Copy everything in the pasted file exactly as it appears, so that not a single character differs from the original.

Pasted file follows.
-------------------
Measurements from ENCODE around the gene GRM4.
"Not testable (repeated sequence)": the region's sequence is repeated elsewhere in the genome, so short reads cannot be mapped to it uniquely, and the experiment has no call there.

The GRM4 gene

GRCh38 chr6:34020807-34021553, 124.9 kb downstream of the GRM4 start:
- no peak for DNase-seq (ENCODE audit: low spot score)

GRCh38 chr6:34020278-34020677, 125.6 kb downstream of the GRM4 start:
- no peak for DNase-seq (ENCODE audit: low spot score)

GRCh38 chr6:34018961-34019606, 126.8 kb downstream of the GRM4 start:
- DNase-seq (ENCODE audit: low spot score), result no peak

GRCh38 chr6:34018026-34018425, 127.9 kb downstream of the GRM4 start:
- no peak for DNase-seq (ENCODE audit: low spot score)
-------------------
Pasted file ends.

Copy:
Measurements from ENCODE around the gene GRM4.
"Not testable (repeated sequence)": the region's sequence is repeated elsewhere in the genome, so short reads cannot be mapped to it uniquely, and the experiment has no call there.

The GRM4 gene

GRCh38 chr6:34020807-34021553, 124.9 kb downstream of the GRM4 start:
- no peak for DNase-seq (ENCODE audit: low spot score)

GRCh38 chr6:34020278-34020677, 125.6 kb downstream of the GRM4 start:
- no peak for DNase-seq (ENCODE audit: low spot score)

GRCh38 chr6:34018961-34019606, 126.8 kb downstream of the GRM4 start:
- DNase-seq (ENCODE audit: low spot score), result no peak

GRCh38 chr6:34018026-34018425, 127.9 kb downstream of the GRM4 start:
- no peak for DNase-seq (ENCODE audit: low spot score)